The Diary of a Madman
Director: Joy Maisnam
Country: India - Bilingual with English sub-titles
“The Diary of a Madman” was read as an ironic attack on traditional Chinese culture, and is seen as a call for New Culture. The character “Madman” who has supposedly been cured of his paranoia, presents his thoughts and understandings of the world around him as entries in his diary. After living in confusion for thirty years, his sudden Lunar Spiritual enlightenment is documented in thirteen fragments of his diary. After an extensive study of confusion culture, his confusion gives way to Paranoia, as he starts seeing the words “Eat People” between the lines. As he discovers his brother’s and mother’s plans for eating him, he simultaneously realizes his unwitting involvement in eating his sister’s flesh. The play ends with the “Madman’s” desperate cry “Save The Children” The Diary of a Madman” exposes the ubiquity of cannibalistic nature of four thousand years of Chinese history and how everyone is an accomplice in the game of eating and being eaten.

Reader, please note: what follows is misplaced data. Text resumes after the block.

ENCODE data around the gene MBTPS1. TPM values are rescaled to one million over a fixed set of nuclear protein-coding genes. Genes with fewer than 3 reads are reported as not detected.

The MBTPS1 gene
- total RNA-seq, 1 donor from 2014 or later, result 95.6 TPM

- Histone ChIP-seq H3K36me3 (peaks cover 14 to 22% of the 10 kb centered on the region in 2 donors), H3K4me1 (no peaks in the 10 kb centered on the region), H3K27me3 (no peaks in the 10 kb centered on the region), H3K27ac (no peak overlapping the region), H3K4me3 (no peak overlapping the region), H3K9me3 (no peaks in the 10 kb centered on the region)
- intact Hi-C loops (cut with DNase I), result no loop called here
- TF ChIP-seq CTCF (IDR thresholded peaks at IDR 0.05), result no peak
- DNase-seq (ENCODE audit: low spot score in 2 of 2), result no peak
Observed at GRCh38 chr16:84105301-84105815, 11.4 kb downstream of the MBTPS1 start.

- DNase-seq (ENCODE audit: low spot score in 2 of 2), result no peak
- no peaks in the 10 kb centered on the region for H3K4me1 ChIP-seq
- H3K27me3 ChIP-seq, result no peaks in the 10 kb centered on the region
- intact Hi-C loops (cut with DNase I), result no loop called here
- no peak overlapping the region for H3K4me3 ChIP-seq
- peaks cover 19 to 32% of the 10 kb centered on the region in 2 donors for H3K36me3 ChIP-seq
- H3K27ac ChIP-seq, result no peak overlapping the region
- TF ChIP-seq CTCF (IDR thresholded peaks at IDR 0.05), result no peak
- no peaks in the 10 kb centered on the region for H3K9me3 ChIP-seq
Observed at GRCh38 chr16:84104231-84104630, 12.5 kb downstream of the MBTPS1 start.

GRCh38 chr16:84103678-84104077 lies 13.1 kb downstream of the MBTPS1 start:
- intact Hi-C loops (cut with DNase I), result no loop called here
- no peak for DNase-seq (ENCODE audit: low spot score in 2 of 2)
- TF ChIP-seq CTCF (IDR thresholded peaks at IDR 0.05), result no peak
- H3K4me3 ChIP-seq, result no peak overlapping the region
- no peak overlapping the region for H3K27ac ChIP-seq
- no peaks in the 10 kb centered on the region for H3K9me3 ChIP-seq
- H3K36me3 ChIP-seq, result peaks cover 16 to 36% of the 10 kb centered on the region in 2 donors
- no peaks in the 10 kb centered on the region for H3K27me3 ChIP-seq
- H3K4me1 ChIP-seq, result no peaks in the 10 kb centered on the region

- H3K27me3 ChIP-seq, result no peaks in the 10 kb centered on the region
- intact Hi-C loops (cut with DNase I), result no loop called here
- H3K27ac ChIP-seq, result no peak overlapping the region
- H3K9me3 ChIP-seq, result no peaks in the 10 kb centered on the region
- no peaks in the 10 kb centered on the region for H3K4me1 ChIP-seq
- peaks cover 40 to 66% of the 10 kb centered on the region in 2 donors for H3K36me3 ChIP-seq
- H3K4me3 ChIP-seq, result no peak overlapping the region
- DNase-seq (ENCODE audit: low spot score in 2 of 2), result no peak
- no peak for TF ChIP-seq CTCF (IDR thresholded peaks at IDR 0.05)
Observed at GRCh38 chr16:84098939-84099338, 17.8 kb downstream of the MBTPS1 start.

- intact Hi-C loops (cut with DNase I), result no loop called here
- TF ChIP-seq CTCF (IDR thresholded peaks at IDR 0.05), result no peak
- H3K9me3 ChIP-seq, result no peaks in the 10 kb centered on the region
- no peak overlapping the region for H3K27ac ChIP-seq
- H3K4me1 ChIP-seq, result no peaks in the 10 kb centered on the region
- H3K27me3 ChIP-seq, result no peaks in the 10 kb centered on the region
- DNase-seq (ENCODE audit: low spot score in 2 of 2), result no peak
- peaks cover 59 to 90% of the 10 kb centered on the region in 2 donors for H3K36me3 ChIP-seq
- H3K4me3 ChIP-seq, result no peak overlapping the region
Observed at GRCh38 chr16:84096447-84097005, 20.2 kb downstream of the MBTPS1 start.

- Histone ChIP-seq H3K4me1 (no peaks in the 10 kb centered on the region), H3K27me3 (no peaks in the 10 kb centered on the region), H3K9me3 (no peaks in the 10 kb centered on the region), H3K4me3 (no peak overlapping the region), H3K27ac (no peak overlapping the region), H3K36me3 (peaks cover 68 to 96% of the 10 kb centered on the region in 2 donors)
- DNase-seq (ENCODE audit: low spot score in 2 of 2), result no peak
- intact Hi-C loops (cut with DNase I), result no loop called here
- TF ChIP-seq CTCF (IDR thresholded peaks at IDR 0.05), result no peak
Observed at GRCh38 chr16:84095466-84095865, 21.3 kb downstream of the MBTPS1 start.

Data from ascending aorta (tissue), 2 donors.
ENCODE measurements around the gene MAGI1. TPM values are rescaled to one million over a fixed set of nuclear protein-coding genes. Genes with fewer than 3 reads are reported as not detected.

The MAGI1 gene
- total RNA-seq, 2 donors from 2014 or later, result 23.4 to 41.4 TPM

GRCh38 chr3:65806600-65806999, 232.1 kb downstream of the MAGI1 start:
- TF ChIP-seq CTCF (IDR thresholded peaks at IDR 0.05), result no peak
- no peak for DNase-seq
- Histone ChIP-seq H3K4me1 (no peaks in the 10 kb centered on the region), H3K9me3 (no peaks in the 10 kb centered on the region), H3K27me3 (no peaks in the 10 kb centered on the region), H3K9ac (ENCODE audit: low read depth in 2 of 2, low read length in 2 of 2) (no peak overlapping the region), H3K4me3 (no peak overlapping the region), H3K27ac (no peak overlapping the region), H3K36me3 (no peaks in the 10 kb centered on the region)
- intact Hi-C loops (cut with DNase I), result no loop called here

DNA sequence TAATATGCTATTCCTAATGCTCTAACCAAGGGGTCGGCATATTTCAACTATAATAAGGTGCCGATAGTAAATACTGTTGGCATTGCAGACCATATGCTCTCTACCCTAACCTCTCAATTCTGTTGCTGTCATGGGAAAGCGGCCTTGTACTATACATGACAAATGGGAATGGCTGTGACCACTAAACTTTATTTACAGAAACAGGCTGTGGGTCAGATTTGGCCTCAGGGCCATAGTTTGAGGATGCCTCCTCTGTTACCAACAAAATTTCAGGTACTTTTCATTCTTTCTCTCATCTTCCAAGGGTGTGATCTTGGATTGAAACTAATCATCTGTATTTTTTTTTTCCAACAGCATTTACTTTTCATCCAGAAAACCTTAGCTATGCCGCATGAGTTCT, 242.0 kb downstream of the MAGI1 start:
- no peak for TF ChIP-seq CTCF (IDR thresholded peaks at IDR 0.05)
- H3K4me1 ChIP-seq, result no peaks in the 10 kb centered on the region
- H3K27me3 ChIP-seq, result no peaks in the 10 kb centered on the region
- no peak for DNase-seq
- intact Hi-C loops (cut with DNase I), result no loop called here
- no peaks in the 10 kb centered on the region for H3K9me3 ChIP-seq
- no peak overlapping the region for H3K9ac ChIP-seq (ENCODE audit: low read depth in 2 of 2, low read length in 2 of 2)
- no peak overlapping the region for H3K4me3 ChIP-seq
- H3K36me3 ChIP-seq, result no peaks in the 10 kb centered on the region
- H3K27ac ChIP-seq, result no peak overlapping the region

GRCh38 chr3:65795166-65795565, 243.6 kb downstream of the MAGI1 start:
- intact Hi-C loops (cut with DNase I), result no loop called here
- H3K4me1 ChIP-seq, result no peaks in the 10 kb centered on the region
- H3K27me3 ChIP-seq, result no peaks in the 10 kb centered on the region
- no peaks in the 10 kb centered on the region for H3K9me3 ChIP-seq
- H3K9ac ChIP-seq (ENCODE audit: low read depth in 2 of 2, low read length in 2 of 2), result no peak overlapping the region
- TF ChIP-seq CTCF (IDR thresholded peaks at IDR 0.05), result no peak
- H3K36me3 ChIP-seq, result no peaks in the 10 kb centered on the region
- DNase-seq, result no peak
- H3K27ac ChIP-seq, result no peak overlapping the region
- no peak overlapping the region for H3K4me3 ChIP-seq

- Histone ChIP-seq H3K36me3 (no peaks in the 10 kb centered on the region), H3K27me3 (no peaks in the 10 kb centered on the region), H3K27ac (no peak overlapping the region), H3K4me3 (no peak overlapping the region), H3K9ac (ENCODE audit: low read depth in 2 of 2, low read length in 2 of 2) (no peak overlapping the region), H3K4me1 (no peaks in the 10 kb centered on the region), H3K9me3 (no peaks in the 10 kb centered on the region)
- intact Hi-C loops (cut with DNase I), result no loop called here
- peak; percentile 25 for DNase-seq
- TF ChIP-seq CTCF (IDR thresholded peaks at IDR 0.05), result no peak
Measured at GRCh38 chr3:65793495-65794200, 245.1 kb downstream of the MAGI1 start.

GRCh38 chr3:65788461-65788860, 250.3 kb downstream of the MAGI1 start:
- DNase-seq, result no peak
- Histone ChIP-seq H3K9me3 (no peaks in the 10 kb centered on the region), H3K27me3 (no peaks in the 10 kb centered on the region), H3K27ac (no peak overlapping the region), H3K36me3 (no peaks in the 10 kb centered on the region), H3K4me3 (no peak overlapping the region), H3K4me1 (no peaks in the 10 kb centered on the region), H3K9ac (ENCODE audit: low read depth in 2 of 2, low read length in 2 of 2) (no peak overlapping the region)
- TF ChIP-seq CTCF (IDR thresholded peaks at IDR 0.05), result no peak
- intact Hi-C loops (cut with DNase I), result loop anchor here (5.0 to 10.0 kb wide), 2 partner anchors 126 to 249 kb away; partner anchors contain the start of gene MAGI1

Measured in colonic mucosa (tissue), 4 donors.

The Director’s Note
The play works as an anti-traditional concept, with a first person narrative. In a way it can be seen as a discourse between the “Madman” and the person who is reading his diary. Keeping his “I” narrative style, which proves an effective means of distancing himself and developing perspectives different from what his readers would associate with his public stance, the Diarist us condemning the oppressive nature of Chinese culture as a “Man Eating Society”, where the strong devour the weak. The thirteen fragments, through which the diarist is trying to convey his paranoid regarding the society of which he himself is a part, and the psychological journey of the narrator who is reading the diary, is a connection in the dimension of time, Through the play, I wish to explore this connection between the two people, who share the discourse, not through the words written in the diary, but through the unwritten sentiments and emotions that bring them together.